Beginner’s Guide: Top 10 Tools for Retouching Portraits in Photoshop

Adobe Photoshop is a complex, sophisticated software that has become the industry standard for digital photographers. Although it takes a while to get used to Photoshop and to learn its entire repertoire of tools, there are some staple tools that a photographer can use, and use effectively, to enhance a portrait. Most of the time, I have some basic tools in Photoshop that I use to retouch a portrait. Here are the top ten tools I use every time.

1. Layers

Using layers is a must for me because it’s insurance against bad judgement. What I mean is, if I make a mistake on an adjustment on the original file, I’ve got to trash the entire file and start all over again. But if I make a mistake on a layer, I can always delete the layer and start fresh on another layer.

2. Lasso

The lasso tool is great for selective adjustments. These are adjustments that affect only a small portion of the image. Take the eyes of a portrait. If you want the eyes to have some more detail in them, you can lasso the irises of the eyes and make a small curves adjustment, lightening them up a bit. This is just one example of how the lasso tool makes retouching easier.

3. Shadow Highlight

The Shadow Highlight function in Photoshop is a way for you to add some punch to the detail in the dark areas (shadow) or the light areas (highlight) of the image. Using the Lasso Tool, you can for instance select a dark area, choose the shadow highlight tool, and adjust the amount of detail in that selected area by moving the sliders right or left.

4. Curves

The Curves adjustment is something I use for every single photo. Using Curves adjustments, you can add contrast to a photo by brightening some areas and darkening others.

Photoshop is a full of great tools, which once learned can really make portraits pop.

5. Levels

In my workflow, this is actually the first thing I do. “Levels” is the amount of black and white and every value in between, in the photo. It is the levels of light being reflected by every element of the photo. Adjusting levels makes your blacks black, your whites white, and your middle values just right. Photoshop actually has an automated Levels adjustment, which I always test out for every photo I process. Sometimes the program makes a really good adjustment based on whatever mysterious digital computation it makes, and my photo looks better. Other times, I use the dropper method of adjusting levels, which I go over here.

6. Healing Tools

What retouching is done nowadays without using the Healing Tools? I don’t use this for travel portraits or other documentary work, but I use it extensively for retouching beauty shots or fashion editorial work. There are two nifty tools in this subset I use—the spot healing brush and the healing brush. The spot healing brush is like magic—you hold it over the blemish and click—and the blemish disappears! The healing brush is a little more subtle. You sample an area you want to ‘copy’ and then you brush over the areas you want to clean up, and the software helps you to paint over those blemishes with the sampled color and texture you picked.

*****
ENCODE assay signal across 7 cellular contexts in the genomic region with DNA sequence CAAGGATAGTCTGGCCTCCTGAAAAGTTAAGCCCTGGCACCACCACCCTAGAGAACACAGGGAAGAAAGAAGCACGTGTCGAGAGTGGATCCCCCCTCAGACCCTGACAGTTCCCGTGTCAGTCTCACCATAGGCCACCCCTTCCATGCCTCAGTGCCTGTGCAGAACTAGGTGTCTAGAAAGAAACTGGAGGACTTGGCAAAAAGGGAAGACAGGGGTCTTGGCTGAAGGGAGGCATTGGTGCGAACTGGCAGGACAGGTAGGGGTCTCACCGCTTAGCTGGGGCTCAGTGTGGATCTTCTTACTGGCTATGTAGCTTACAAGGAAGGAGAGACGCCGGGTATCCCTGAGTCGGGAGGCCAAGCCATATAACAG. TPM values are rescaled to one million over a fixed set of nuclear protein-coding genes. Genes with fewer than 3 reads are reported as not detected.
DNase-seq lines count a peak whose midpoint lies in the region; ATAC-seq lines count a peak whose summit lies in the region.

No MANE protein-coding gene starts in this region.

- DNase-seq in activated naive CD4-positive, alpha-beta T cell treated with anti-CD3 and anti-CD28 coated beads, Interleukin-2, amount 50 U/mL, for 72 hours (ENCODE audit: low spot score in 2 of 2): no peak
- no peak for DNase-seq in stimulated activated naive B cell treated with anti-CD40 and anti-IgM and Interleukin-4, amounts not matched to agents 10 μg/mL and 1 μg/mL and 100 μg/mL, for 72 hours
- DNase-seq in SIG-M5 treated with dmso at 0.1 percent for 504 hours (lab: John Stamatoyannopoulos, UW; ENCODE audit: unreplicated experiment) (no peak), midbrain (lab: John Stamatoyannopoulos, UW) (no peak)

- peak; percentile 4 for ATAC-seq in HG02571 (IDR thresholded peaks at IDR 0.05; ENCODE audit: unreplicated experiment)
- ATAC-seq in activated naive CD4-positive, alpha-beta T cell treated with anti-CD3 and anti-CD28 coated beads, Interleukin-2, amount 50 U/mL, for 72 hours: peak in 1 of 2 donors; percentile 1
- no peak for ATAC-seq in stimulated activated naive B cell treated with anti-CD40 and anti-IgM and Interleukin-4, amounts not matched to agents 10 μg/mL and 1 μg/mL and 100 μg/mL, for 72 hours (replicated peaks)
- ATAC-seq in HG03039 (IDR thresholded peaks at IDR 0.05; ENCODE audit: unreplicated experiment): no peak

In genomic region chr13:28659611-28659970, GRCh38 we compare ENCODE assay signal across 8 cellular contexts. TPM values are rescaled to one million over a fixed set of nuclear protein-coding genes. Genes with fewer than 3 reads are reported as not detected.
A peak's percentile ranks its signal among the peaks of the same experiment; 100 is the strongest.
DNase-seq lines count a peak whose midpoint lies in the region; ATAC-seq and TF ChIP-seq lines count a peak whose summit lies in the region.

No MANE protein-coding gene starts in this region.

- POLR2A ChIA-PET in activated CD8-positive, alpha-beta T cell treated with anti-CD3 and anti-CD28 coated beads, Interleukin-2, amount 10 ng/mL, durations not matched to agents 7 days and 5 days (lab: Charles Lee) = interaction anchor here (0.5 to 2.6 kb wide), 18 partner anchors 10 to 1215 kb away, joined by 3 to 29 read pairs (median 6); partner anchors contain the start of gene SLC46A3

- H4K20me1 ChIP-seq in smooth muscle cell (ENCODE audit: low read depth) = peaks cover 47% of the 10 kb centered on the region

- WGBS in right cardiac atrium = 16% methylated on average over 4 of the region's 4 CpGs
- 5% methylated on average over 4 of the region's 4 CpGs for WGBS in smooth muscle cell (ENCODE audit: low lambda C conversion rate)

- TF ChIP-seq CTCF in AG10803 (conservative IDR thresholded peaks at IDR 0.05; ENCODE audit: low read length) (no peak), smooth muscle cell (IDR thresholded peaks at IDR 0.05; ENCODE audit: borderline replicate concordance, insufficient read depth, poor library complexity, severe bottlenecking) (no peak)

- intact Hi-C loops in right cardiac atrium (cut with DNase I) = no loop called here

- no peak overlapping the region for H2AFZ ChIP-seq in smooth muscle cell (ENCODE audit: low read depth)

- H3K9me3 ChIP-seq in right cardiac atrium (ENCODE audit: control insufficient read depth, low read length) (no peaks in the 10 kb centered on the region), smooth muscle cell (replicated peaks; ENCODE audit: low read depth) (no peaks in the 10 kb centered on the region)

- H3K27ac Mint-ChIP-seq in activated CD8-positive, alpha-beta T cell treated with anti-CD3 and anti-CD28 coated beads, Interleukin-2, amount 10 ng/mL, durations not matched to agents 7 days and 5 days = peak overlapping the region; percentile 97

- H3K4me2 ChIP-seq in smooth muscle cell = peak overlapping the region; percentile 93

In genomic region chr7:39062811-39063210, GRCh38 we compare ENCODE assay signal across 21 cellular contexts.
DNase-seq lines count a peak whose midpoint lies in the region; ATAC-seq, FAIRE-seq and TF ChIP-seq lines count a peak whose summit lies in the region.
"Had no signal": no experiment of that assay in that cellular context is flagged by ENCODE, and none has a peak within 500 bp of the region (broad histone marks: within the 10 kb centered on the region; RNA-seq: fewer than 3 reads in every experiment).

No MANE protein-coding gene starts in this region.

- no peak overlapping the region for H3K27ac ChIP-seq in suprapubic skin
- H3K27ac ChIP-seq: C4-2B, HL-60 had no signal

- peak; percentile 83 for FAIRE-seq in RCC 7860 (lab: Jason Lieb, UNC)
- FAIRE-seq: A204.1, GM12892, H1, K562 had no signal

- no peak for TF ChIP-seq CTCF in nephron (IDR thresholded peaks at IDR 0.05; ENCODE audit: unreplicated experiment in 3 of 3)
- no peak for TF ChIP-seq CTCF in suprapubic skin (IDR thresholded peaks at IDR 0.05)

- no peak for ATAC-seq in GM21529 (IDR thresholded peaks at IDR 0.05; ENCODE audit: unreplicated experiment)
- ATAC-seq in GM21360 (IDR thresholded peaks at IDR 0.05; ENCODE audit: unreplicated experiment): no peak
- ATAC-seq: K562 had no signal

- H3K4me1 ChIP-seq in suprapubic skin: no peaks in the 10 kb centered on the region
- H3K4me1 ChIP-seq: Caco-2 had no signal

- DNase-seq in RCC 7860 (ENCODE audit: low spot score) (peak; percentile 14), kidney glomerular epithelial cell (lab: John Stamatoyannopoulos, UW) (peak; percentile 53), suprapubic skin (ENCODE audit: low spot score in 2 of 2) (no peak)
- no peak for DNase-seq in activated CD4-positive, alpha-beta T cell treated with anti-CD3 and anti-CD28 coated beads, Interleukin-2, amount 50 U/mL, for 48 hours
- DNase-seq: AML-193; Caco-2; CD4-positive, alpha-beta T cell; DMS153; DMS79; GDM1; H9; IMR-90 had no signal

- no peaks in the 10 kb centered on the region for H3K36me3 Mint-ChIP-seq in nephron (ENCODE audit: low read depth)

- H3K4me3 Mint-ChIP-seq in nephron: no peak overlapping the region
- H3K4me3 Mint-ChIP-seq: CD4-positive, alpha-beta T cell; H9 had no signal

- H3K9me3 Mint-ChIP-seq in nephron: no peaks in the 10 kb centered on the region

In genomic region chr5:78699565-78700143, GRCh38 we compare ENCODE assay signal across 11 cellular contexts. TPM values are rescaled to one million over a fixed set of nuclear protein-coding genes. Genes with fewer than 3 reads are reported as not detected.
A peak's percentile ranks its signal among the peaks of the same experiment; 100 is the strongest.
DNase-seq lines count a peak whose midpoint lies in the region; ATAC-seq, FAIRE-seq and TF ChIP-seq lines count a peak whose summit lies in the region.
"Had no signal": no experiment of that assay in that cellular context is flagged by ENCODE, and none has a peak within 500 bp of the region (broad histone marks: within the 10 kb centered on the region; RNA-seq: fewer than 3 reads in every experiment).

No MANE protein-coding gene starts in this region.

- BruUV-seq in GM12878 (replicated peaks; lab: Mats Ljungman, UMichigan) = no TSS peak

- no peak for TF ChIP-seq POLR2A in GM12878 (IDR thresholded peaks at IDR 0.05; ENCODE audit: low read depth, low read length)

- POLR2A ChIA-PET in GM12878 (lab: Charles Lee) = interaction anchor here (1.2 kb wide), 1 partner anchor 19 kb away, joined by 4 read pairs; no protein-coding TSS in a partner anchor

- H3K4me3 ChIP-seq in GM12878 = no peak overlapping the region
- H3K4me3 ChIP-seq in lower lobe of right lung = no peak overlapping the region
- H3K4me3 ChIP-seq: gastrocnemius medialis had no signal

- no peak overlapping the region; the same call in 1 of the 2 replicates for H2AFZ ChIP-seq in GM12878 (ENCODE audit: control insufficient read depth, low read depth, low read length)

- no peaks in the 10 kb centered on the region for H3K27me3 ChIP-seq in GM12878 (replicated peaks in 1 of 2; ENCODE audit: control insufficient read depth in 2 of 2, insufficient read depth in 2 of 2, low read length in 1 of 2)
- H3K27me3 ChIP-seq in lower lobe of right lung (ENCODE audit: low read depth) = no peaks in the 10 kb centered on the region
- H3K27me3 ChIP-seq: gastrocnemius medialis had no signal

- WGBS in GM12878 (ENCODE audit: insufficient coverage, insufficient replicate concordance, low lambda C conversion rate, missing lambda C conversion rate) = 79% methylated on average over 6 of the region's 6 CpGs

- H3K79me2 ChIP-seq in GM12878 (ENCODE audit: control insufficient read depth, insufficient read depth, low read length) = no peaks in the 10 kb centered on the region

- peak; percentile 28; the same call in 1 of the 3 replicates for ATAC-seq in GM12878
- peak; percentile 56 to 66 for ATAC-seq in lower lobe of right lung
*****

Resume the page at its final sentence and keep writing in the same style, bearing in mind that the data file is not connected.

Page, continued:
7. Clone Tool

I use the Clone Tool for a lot of different things. One is to remove distracting spots or highlights in a wide angle shot. Another is to smoothen skin, especially underarms or for eyebags.

8. Brush Tool

The brush is a great tool in Photoshop. You can use the brush to do a lot of things. One, if you use it with a layer mask, or a layer on top of a layer, you can mask out things you don’t want and brush back things you do want. Other times, you can paint over parts of the image with white to brighten up those spots, or paint black or gray over other parts of the image, to increase shadows. This is what is called ‘painting with light,’ which is a popular technique in postprocessing.

9. Hue Saturation

I love punchy color—so I use the Hue Saturation adjustments to add more punch to clothes, or enhance makeup or eye color. The great thing about the Photoshop hue saturation adjustments is, you can choose which colors to saturate using individual color sliders.

10. Dodge and Burn

This is a tool that even Ansel Adams used, only he did it manually. On Photoshop, we’ve got a burn tool which makes things you brush with it darker, and a dodge tool, which makes things you brush with it lighter. I use it sparingly because it does ruin the pixels of a photo, but I do use it especially for monochrome shots. Dodging and burning are techniques that can add drama to a photo.

So now that you have this introduction to the top ten tools of Photoshop I use for retouching portraits, give it a go! Here’s a free tutorial on how to retouch an environmental portrait using most of the tools in the list–it’s a preview to what you might learn at a 3inOne Workshop©. This ebook is only going to be available for a limited time, so hurry on over and check it out.

Have fun, and don’t forget to let me know how you did!

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